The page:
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By Markus Häffner I Posted: April 2018
Innovations and their impact on industrial valves
Innovations are one of the most important growth drivers and make a significant contribution to the company's success. For sustainable successful innovation results, a culture of innovation must be created. That should be based on the cultural and organizational skills.

But how can the innovation culture of a company be developed and permanently anchored in the organization? We asked Markus Häffner, Director of Design & Development at the AS-Schneider Group.
Interview – Markus Häffner (Director of Design & Development at the AS-Schneider Group)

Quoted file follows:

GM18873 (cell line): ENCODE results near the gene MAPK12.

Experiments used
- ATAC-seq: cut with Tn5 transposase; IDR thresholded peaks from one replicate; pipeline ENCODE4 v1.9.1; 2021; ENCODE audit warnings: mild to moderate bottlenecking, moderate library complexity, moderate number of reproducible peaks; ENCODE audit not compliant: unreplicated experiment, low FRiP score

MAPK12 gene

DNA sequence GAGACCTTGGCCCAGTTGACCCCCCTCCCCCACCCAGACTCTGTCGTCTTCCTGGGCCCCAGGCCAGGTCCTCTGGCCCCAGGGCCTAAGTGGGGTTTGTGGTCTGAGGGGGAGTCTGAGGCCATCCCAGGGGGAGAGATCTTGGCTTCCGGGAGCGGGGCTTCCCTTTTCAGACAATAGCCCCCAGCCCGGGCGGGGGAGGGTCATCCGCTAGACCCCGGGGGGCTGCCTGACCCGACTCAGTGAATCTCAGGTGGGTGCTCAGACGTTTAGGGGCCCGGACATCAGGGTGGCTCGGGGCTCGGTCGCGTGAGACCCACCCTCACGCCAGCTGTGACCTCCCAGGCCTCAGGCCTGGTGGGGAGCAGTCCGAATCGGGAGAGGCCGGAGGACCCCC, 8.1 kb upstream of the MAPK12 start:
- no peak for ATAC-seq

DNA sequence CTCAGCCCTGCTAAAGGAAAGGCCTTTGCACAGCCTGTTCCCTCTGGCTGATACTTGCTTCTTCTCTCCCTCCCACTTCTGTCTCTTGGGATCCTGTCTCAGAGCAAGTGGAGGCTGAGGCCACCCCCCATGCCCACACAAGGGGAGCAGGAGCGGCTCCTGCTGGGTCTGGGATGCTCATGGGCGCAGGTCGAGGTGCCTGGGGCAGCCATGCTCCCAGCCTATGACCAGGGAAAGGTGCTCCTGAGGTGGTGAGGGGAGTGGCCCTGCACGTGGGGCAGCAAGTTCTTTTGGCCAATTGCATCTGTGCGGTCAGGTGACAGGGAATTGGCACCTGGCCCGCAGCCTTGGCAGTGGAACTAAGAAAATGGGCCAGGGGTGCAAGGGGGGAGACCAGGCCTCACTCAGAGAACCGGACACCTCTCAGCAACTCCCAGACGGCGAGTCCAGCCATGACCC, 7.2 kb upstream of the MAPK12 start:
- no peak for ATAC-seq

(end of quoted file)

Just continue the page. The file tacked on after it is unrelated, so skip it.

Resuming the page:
Companies are under enormous competitive pressure today. Where do you see the challenges in the field of industrial valves?

Markus Häffner:
In addition to safety, external environmental factors also play a very important role in the field of industrial valves. The author Eva Grieshuber very accurately describes the challenges in her book "CSR as a lever for holistic innovation".

Thus, taking up so-called "mega-issues" creates new risks as well as opportunities, which forces the industrial valves industry to rethink. "(…) Climate change, legislative changes, energy and resource issues, environmental pollution threats to health, social security and economic activity will sooner or later lead to changes in regulatory conditions, changes in relative prices but also in demand behavior." (Source: CSR as lever for holistic innovation; Author: Eva Grieshuber)

Can you give us an example?

Markus Häffner: